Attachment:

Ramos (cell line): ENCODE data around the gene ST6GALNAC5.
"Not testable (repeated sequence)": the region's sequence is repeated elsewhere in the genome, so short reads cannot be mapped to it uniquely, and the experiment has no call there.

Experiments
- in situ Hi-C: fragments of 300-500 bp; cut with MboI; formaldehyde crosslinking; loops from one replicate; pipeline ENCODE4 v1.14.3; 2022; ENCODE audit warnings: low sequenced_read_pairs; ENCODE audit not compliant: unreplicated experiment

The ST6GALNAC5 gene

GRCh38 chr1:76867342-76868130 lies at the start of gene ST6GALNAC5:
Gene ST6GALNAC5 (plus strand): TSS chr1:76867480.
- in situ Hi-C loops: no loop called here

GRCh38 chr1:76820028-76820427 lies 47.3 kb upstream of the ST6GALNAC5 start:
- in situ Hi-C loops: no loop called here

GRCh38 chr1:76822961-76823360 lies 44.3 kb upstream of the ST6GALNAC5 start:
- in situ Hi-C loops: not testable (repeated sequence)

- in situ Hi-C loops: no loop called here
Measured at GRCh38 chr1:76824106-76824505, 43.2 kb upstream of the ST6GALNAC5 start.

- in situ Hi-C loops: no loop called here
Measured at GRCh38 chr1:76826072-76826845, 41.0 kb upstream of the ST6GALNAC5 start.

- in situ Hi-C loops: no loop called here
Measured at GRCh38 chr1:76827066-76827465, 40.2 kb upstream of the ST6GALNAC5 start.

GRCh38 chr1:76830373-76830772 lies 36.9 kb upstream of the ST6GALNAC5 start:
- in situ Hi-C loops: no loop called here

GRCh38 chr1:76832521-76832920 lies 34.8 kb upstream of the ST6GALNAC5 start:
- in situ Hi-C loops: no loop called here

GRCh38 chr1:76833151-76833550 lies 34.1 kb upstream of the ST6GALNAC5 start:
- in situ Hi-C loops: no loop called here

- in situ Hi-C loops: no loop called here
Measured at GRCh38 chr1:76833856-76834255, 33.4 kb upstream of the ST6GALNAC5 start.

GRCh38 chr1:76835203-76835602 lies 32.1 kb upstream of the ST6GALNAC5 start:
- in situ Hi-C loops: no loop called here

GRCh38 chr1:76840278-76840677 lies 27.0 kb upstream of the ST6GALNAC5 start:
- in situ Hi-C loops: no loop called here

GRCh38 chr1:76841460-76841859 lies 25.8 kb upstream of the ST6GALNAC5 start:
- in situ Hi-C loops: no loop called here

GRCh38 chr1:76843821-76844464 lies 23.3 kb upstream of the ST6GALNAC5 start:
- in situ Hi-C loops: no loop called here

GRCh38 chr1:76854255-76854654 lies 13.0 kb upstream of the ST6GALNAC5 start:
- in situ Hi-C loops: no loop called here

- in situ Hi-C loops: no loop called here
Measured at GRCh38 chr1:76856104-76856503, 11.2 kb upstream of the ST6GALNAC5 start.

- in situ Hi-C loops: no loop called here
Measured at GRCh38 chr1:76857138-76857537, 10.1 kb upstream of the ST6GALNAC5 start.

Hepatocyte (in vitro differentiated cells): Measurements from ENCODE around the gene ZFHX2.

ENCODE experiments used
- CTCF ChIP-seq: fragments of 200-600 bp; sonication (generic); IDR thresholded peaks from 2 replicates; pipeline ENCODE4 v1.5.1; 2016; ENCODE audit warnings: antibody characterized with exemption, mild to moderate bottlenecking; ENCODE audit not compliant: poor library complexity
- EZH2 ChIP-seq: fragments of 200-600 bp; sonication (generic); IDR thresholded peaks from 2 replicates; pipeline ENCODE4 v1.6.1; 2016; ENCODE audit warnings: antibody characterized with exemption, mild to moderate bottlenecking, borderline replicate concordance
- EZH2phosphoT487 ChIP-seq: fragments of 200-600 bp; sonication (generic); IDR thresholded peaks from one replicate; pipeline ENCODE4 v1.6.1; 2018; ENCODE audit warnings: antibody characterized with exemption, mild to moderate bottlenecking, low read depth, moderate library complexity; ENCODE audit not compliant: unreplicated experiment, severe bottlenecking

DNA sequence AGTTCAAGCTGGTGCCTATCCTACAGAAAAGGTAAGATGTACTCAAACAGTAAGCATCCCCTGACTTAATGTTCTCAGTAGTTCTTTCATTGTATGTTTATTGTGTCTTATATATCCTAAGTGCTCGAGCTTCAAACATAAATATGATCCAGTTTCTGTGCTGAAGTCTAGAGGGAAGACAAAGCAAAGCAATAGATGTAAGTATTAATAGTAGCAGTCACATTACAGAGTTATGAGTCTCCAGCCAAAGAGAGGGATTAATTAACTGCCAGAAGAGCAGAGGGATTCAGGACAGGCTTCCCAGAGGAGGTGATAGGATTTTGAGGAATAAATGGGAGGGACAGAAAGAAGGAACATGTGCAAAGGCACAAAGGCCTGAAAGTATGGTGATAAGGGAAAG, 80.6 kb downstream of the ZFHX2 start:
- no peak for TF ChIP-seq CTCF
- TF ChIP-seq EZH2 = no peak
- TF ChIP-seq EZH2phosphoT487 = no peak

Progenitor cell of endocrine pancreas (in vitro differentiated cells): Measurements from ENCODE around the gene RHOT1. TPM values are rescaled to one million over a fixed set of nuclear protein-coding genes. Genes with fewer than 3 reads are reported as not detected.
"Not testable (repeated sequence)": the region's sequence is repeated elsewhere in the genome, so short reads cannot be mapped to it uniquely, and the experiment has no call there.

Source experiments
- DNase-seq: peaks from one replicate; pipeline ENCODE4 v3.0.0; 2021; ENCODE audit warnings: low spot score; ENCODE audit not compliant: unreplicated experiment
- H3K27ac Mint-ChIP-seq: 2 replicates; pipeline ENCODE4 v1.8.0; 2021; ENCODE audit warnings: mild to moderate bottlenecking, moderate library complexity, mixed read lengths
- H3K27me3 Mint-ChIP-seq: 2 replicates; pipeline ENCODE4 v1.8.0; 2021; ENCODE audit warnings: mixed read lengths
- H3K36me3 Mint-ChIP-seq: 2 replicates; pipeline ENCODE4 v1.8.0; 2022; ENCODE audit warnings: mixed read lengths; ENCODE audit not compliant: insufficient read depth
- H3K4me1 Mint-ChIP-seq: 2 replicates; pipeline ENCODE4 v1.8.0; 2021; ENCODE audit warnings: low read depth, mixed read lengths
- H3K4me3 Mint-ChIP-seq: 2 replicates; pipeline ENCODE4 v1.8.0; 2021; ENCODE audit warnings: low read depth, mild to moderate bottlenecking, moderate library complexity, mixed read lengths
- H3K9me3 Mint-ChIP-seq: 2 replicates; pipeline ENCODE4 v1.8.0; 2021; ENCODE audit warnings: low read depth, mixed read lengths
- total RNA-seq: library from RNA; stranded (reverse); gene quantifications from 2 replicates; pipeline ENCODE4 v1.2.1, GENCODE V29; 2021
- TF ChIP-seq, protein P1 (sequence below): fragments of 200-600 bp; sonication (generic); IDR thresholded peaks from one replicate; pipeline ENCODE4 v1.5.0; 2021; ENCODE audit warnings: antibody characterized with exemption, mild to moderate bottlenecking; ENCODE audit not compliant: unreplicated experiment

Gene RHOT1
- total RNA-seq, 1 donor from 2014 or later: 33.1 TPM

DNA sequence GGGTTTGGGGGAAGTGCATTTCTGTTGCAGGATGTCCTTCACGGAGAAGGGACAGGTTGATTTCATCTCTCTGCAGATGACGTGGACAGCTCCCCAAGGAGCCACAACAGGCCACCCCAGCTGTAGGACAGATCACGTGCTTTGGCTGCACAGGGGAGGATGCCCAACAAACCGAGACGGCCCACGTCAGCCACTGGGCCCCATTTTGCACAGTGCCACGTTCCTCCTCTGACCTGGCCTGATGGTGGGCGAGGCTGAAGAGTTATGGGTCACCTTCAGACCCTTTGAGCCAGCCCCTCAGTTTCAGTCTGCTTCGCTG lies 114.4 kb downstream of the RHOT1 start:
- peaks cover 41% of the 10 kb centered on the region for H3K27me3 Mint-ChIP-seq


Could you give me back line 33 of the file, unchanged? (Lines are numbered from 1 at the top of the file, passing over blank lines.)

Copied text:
GRCh38 chr1:76843821-76844464 lies 23.3 kb upstream of the ST6GALNAC5 start: